Notoriously thrifty people requiring their own automobiles almost always inevitably purchase a vehicle used rather than new. "Why should I be the one to take the initial 10-25% depreciation hit?" the educated saying goes. This is the philosophy I held for years, purchasing five second-hand cars before deciding to shell out the bucks for a new Honda Odyssey a few years back (albeit one that I was able to negotiate over $5000 off the sticker price at the end of the model year). It turns out this decision to purchase a new people mover (as they like to call it over in the UK) was among the most prescient ones I've made in my adult life. I tell you this now to warn you why you should not buy our minivan when we sell it later this year or next when the next version of the Odyssey goes on sale and we decide to buy a new one.
As I hope our story will show, next time someone tells you to buy a used minivan, think again. As my wife will attest to, our house is largely spotless. But the Odyssey is another story. It's where we tend to let our fastidious standards go for weeks at a time, where the "no-McDonald's inside" rule is tossed out the still-working sunroof just as fast as a three-year-old can whine (after being hit by his older brother), and where university biology students could conduct experiments on the residual growth of bacteria even after all manner of germ rubs and Lysol have been sprayed time and time again.
Not convinced yet? Read on. Heck, even I agree that there are a good many reasons that buying a secondhand minivan appears to make similar sense to buying a used car -- on the surface. After all, they depreciate like any other vehicle. In addition, they're probably more superficially banged up as well, which can lead to a lower valuation and more negotiation wiggle room. But the reasons against far outweigh the decisions for. And it takes a family man (or woman) to tell you why.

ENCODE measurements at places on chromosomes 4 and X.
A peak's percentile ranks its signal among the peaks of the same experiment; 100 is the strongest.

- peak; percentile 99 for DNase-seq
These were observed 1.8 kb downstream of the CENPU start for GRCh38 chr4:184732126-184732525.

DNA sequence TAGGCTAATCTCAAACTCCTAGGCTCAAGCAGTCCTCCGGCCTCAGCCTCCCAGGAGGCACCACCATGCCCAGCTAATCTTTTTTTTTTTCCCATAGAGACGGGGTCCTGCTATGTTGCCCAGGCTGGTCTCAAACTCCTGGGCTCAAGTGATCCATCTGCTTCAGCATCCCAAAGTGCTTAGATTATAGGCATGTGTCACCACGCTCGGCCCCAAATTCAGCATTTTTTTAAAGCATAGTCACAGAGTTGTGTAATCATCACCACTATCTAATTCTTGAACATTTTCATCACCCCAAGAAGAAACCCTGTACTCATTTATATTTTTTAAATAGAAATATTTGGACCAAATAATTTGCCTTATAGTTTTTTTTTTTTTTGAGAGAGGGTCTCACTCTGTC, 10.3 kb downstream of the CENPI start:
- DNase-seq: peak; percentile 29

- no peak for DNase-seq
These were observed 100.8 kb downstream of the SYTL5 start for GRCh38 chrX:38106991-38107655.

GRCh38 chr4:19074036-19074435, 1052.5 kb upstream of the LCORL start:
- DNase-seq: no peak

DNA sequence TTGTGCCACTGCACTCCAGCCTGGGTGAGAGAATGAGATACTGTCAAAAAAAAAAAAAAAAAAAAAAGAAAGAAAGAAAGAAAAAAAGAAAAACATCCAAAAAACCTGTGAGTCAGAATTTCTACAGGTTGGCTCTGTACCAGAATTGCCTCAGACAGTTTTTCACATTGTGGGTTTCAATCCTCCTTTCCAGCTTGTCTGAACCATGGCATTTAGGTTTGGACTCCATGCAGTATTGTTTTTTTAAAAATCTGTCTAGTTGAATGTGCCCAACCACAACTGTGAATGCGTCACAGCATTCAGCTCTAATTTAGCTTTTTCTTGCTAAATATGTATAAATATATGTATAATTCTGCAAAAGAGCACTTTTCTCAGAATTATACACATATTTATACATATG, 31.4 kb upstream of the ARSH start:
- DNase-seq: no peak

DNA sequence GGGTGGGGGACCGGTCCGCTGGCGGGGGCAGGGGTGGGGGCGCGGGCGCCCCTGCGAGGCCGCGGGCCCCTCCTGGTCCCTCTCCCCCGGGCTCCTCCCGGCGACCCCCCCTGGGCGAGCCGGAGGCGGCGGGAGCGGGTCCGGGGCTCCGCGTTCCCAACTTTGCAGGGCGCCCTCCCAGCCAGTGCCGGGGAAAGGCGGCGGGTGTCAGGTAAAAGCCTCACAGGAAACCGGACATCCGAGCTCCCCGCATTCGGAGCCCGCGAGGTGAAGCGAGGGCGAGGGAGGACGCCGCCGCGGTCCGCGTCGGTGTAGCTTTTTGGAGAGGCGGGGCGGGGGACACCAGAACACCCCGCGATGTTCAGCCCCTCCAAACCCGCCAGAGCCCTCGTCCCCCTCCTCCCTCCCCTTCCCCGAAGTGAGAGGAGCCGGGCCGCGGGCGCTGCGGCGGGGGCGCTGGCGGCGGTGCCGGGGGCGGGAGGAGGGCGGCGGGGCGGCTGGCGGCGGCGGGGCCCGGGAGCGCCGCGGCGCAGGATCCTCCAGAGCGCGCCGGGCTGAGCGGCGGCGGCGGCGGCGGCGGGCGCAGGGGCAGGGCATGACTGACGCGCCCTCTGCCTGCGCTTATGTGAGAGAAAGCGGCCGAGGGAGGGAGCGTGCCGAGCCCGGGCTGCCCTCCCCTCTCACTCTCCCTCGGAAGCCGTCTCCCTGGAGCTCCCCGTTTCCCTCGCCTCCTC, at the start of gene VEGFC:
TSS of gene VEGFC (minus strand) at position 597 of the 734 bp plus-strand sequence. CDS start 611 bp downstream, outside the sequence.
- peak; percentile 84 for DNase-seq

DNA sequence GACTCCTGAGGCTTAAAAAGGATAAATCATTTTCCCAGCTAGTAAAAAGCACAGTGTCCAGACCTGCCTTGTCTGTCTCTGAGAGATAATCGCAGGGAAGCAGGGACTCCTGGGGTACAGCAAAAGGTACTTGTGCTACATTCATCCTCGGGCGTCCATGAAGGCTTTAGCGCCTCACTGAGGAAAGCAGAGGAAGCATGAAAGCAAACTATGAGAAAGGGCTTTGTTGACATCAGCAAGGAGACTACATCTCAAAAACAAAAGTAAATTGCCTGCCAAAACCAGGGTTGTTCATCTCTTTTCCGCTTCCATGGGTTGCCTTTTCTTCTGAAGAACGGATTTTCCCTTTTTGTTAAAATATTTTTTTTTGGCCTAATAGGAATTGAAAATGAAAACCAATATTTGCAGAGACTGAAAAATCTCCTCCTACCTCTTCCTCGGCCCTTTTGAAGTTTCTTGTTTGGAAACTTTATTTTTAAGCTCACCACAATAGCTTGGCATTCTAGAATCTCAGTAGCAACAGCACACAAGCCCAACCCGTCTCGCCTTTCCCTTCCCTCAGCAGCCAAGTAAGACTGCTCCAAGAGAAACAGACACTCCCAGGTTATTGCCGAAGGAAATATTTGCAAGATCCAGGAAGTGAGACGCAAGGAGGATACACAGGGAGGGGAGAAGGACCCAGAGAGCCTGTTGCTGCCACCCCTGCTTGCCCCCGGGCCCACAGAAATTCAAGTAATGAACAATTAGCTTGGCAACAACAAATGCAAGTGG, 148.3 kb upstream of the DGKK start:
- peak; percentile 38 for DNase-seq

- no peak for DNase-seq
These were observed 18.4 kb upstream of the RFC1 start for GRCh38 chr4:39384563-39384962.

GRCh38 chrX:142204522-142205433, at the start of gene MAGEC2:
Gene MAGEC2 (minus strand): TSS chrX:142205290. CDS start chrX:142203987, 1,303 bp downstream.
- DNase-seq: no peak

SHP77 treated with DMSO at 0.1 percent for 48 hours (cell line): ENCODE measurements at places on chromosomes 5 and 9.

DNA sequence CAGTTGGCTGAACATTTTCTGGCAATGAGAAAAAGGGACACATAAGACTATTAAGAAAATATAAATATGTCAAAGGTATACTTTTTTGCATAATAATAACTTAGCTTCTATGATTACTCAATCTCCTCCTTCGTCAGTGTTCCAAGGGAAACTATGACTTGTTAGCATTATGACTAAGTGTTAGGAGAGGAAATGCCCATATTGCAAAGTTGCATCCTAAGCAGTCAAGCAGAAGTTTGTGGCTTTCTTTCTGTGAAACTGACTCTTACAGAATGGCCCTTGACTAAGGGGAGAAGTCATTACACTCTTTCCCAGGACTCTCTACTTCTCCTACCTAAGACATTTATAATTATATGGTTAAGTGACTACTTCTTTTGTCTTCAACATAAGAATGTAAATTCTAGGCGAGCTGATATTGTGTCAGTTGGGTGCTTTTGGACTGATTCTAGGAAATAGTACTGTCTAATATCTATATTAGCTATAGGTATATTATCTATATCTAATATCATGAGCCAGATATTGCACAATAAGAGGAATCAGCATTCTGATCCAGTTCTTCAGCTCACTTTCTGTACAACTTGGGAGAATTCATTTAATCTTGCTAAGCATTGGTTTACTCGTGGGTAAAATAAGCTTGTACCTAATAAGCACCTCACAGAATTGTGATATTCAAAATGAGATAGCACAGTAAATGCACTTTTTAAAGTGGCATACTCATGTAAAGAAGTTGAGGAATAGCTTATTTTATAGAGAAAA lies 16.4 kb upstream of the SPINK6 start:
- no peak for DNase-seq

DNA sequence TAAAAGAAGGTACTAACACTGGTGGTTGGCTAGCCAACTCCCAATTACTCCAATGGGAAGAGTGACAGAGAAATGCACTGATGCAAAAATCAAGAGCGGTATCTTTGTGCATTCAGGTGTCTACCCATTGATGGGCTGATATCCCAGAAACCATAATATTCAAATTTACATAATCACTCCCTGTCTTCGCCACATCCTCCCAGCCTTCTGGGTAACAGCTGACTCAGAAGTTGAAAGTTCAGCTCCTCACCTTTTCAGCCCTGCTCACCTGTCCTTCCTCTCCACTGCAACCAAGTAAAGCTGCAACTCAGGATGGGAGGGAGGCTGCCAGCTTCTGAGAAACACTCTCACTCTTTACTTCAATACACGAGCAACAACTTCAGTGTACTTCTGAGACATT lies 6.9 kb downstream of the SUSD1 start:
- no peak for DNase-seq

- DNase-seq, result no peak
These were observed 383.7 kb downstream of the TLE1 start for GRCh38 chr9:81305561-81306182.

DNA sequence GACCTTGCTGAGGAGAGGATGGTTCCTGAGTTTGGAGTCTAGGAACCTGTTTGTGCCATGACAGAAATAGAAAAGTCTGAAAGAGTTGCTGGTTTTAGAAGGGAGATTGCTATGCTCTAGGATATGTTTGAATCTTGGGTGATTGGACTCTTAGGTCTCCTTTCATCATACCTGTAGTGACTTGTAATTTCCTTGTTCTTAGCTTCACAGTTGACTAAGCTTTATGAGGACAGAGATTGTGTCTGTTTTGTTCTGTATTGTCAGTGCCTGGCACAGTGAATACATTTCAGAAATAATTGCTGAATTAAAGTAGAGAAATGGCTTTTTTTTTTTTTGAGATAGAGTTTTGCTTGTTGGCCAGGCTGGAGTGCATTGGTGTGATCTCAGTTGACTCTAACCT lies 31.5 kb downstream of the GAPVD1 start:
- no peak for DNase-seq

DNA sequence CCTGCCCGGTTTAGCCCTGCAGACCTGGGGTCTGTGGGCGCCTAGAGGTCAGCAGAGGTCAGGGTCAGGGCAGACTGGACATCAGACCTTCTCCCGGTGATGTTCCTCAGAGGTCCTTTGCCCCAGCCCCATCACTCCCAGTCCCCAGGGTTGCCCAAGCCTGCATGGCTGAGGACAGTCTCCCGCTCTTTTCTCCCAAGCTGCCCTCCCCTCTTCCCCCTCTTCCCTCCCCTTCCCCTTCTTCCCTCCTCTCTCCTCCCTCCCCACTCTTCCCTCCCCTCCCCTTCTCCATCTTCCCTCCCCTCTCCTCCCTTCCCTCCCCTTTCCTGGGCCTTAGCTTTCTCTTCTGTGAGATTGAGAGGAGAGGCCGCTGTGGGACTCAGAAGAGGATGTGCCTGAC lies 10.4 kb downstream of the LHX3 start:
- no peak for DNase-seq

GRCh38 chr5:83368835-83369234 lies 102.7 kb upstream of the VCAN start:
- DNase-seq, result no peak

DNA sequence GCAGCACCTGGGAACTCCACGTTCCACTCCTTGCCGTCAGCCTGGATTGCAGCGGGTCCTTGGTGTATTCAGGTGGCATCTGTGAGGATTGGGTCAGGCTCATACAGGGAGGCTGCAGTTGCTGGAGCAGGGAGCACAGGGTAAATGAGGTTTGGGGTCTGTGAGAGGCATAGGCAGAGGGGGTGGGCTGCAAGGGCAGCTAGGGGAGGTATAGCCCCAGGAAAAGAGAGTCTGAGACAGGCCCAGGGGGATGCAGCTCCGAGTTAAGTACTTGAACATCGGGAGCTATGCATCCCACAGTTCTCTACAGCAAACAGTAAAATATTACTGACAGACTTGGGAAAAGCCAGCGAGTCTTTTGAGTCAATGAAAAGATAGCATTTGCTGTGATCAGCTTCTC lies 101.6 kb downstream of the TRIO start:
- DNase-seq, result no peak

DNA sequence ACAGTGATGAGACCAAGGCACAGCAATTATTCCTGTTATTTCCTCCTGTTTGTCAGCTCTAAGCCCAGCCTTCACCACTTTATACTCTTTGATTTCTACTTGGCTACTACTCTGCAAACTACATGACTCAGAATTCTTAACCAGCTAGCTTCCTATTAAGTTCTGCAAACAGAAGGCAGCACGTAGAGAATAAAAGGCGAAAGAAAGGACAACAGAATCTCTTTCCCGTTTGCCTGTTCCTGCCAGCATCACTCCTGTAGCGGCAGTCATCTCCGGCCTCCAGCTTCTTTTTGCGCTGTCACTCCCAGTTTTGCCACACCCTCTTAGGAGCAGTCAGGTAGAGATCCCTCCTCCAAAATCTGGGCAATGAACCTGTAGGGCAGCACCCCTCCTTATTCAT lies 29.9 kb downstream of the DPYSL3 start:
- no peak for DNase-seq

Over the course of 45,000 miles and nearly four years of service, our Honda has been all but bulletproof on the outside (aside from the dozen or so dents and scratches that grace its suburban exterior). It's the first time in my life where I can say that I feel ripped off on buying a negotiated extended warranty for a product simple because the underlying product its protecting is so good it won't be necessary.
But the interior and non-mechanical side of the vehicle is another story. Like most families with young kids, there's a better than certain chance -- I can't confirm or deny -- that our vehicle has gotten to know (in some cases quite intimately) most bodily fluids and functions that typical fast-growing babies and children carry out over the course of the day (and over the course of stomach bugs). It's also capable of swallowing quite large amounts of breakfast cereal, dried fruit, small candies and just about any other sustenance or treat that children drop within its many crevices.
Sure, it cleans up fairly well. And the "new leather" smell still permeates the cabin to some degree. But now it fights with less attractive olfactory opponents -- long banished from the battlefield yet still lingering -- that somehow permanently mark their territory. Speaking of marking territory, most minivans are the part-time home of family critters, which also have been known to do their duty at 75 MPH on the highway. But kids can be far worse than dogs, as anyone 40 miles in between rest stops on a rainy day will tell you.
Quite often, the decision to let thriftiness be your guide -- in a smart, total cost way -- strongly outweighs all other merits of an argument in a purchasing situation, especially on the vehicular front. But sometimes you need to go with your gut (versus the remnants of some previous child's gut) when it comes to purchasing that family truckster. And it might make sense to spring for that Scotchguard option while you're in a free spending mode. After all, in certain cases, spend does not matter quite as much as it does in others.
And if you happen to be the one responding to my Craigslist advertisement in a few months time, I'd like to remind you that this essay was based entirely on the experience of another minivan parked next to ours. Disgusting family, I tell you. Really. I mean it.